Claims severity is back for Ransomware Wave Two
Back in July, I wrote about the return of ransomware, and the impact on the global cyber market.
At the time, the frequency of attacks was back with a vengeance, following a lull thought to have been induced by the onset of war in Ukraine.
Back then there was the suggestion that there had been a rise in ransomware claims frequency, but not necessarily in severity – or at least, it was a mixed picture.
Since then, the picture has developed. Ransomware claims severity is back, and some in the market believe it is exceeding the levels of Ransomware Wave One.
Data from MGA Coalition, published in September, showed that ransomware claims severity reached a record high in the first half of 2023.
This marked a 117% increase year on year and a 61% rise from H2 2022.
Recent conversations with sources suggest concerns that severity in ransomware claims is continuing to rise into the second half of the year.
Experience is varying widely by carrier so far, and it is tough to get a clear idea of how much severity is spiking on average.
However, from a quick canvass of cyber market participants, a number of players suggested that the cost components of first-party claims were up between 30%-50% on that seen during Ransomware Wave One, which started to show in 2018.
A handful of outliers said they were seeing greater increases than that, while others said they had not seen that kind of severity yet, but had heard instances of it at others.
There are a few reasons for this increased severity.
For one thing, broad-based inflation is driving up the cost of the response services to get victims back up and running.
Hackers' tactics are also changing. Data infiltration is now more standard– meaning that a ransomware attack is no longer just focused on denial of access to systems, but hackers are additionally extracting key data and threatening its release if a ransom is not paid.
All of which means longer downtimes, potentially higher BI values and the incentive to pay higher ransoms. If data is indeed released, the costs associated with data breach claims then come into play.
Testing the remediation
This is all happening at a time when rates are continuing to tumble.
The direction of travel on pricing has not altered much since my last ransomware piece in July. Low double-digit rate decreases are still happening – particularly in excess layers – and softening is also occurring in primary layers.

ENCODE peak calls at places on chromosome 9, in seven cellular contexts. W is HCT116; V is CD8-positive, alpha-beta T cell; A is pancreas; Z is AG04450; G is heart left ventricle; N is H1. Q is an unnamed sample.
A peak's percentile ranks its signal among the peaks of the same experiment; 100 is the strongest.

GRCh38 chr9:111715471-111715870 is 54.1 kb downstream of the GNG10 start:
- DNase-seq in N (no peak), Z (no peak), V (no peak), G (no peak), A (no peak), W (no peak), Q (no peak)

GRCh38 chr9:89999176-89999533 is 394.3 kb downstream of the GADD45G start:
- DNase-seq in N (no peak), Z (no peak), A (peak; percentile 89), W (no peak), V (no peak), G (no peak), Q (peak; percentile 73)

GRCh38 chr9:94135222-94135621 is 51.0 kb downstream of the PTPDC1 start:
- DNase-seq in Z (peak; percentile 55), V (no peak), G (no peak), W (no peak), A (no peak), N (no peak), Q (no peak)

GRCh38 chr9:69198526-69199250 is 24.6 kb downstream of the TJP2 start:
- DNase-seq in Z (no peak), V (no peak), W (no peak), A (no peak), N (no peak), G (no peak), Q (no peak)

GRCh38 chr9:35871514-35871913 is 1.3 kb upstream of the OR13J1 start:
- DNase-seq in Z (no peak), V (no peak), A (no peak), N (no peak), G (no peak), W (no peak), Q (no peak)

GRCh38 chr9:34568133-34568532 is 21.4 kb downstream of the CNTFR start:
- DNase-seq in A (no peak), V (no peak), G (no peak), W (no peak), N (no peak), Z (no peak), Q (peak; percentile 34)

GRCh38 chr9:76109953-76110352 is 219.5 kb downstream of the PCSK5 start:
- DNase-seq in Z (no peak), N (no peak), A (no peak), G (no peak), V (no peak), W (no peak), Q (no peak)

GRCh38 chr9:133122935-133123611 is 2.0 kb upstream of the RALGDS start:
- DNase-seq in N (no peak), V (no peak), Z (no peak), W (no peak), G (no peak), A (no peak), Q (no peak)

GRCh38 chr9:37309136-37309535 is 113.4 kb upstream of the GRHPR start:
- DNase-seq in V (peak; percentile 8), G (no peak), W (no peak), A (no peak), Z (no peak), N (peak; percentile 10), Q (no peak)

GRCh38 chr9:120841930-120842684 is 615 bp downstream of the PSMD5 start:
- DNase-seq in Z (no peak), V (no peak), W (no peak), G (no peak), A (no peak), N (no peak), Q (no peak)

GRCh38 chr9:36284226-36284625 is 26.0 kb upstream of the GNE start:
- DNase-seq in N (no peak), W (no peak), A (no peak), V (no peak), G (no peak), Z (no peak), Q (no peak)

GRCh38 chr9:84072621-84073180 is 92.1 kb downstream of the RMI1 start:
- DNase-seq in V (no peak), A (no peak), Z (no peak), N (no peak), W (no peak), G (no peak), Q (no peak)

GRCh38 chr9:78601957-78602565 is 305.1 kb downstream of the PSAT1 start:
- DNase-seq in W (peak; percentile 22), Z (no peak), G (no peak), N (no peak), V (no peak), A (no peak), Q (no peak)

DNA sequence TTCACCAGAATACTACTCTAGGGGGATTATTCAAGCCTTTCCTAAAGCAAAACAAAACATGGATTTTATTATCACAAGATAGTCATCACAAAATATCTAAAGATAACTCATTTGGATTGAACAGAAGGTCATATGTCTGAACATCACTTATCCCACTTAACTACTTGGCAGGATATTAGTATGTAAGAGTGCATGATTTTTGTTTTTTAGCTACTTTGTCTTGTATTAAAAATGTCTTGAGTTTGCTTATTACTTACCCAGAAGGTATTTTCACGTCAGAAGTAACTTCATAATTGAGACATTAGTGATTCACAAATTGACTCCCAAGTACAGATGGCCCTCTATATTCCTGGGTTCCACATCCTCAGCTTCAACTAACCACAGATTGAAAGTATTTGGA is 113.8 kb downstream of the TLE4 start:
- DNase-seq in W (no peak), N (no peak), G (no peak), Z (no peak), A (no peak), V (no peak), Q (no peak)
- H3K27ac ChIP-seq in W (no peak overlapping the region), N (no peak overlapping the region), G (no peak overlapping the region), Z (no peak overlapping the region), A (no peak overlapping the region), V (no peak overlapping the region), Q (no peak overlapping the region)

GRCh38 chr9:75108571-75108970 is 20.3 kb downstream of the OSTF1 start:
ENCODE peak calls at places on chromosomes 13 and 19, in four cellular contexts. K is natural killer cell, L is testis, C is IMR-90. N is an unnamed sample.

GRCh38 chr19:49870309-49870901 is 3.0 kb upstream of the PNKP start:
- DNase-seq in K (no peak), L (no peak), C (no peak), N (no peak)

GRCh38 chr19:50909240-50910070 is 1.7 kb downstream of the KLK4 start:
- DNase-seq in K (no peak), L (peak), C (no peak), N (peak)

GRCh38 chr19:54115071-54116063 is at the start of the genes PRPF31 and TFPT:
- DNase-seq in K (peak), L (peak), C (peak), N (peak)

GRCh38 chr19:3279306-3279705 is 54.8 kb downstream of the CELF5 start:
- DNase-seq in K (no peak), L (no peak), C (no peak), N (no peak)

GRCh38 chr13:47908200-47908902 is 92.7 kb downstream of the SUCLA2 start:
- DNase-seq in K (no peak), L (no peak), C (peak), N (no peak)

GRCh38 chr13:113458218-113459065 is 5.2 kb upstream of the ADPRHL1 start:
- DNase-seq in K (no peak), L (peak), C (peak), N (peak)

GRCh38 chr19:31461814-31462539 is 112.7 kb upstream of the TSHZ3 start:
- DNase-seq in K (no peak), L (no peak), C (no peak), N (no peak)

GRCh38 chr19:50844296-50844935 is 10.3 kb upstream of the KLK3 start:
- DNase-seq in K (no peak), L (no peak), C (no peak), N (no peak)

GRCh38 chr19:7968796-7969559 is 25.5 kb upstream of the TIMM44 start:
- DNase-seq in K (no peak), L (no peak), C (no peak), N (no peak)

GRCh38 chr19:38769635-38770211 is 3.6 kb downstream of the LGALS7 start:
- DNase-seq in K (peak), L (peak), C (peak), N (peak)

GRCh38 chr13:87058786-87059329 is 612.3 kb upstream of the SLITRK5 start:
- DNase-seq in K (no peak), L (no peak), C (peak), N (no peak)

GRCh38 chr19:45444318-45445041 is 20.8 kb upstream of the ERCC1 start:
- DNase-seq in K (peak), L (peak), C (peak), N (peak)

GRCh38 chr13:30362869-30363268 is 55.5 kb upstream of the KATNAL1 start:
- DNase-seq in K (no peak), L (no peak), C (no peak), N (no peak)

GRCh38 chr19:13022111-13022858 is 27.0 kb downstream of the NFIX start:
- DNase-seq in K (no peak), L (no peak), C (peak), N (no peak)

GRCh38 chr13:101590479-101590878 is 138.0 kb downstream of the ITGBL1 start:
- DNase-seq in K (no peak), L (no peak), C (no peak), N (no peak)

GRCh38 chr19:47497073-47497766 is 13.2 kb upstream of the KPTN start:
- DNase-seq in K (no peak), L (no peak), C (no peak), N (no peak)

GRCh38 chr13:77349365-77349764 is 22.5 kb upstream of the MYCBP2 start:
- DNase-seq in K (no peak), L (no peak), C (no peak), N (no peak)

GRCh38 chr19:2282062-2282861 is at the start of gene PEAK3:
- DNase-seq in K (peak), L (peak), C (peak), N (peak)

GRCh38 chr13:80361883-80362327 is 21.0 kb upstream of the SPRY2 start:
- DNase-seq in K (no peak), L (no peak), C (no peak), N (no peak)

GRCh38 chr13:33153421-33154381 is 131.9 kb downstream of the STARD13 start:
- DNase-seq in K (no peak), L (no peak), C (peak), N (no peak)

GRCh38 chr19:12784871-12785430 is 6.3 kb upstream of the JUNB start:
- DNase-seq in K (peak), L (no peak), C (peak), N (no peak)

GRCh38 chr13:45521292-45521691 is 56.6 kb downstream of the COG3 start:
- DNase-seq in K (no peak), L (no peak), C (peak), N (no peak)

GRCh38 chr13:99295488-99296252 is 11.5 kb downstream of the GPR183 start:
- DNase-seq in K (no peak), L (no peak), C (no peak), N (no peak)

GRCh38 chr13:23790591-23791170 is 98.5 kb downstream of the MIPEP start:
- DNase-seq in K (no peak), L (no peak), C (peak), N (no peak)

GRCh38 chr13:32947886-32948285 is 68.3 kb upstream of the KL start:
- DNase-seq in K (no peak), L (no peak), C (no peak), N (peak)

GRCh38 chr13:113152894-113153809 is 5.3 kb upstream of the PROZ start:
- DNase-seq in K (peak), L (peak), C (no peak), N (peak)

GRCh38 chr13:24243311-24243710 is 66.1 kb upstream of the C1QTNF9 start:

Brokers have been calling for lower deductibles and putting increased pressure on carriers to improve terms for buyers – often with some success.
Reinsurers I have spoken to have talked of downward revisions in 2023 premium targets at cedants, suggesting that rates have fallen faster than expected. Insurers also privately admit they are missing budgets.
And now, given the changing loss picture, questions are being raised around whether the remediation has worked for the longer term.
It is true that cyber hygiene has improved dramatically at insureds, which overall has been of benefit to the claims picture.
But it’s not entirely clear whether wordings imposed during the hard market to control ransomware losses have resolved the question of how to tackle the risk – although it is difficult to ascertain how many of these wordings have fallen away as a result of broker pressure and increased competition.
The market’s capitulation on the sub-limiting of ransomware will certainly hurt in a world of increased severity.
What it does underline is that risk changes more rapidly in cyber than in other classes. The market cannot necessarily rely on the ransomware claims trends (and the corresponding loss picks) of even three years ago to guide how it underwrites the risks of today.
It’s too early to tell if there will be a pricing reaction based on what carriers are seeing on the ransomware claims side. Certainly, after several years of compounding rate, some will argue there is enough fat in the book to allow for a little pricing erosion.
Long-time players in the cyber market have often said that the short-tail nature of cyber risk and the closer dialogue with insureds on their cyber security and needs, means the class can adapt more quickly to what it is seeing. As a result, in theory you should expect faster reaction times and shorter pricing cycles.
Should the increase in ransomware frequency and severity continue, it will be a good test of that theory.